On October 22nd 23rd, and 24th 2019, Haskell Indian Nations University hosted the Indigenous Just Transition Assembly organized by the Indigenous Environmental Network (IEN). Over 100 Indigenous leaders and organizers from around the country met to discuss the importance of making a Just Transition from an unfair, capitalistic, and carbon-based economy to one that is ecologically sustainable, equitable, and just. There are many goals and principles being strived for. The following exemplifies some of the main issues being discussed.
- Indigenous-based green economy
- Native energy justice and democracy
- Clean energy and energy efficiency
- Green, affordable, and energy efficient homes
- Community-based health care and healing centers
- Sustainable community-based planning
- Ecosystem restoration
- Meaningful work and localized community-building jobs
IEN is a grassroots organization that was established in the 1990’s by Indigenous people and other individuals to address environmental and economic justice issues. Since then, there have been annual meetings across the continent. The framework and policies brought forth are meant to be implemented for all communities but is especially tailored for Native communities. As a group of people who have been severely oppressed by a profit-driven, growth-dependent and industrial society; we are responsible for acknowledging the need for a local, tribal, national and global shared-vision towards a new economy based on living in balance with the natural systems of Mother Earth.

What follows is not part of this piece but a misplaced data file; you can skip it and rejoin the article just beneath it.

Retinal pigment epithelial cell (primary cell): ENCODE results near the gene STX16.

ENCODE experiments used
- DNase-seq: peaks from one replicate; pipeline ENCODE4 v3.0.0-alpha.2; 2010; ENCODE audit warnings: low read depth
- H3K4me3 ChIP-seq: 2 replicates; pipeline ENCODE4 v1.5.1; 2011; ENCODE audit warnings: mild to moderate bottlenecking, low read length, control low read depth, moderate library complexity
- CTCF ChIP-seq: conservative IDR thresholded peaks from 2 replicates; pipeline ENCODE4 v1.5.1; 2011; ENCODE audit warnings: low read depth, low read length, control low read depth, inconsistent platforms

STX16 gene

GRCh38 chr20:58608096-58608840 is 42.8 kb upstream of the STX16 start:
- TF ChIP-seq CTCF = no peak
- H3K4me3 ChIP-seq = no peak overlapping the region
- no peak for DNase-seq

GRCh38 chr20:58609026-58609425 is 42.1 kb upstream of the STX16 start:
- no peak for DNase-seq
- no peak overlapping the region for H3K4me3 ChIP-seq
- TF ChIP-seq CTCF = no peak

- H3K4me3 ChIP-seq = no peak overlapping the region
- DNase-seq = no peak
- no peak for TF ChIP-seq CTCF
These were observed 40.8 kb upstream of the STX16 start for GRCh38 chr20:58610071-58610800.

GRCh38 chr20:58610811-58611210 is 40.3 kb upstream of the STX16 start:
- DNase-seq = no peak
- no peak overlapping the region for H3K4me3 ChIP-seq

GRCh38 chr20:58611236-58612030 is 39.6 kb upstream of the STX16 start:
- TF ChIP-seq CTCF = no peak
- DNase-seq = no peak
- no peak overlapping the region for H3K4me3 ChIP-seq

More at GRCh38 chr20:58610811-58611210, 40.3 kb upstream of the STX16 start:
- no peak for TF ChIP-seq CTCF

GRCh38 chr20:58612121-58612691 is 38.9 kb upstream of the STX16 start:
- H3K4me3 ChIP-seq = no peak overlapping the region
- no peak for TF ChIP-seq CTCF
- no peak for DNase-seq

Tom Goldtooth, coming from the Dine Nation of Arizona and also Bdewakaƞtoƞwaƞ Dakota of Minnesota, is the executive director of IEN. Along with many others, he was paramount in establishing the IEN in 1996 and organizing the assembly at HINU this year. He was able to answer some questions and provide some words of wisdom.
How long have you been with IEN?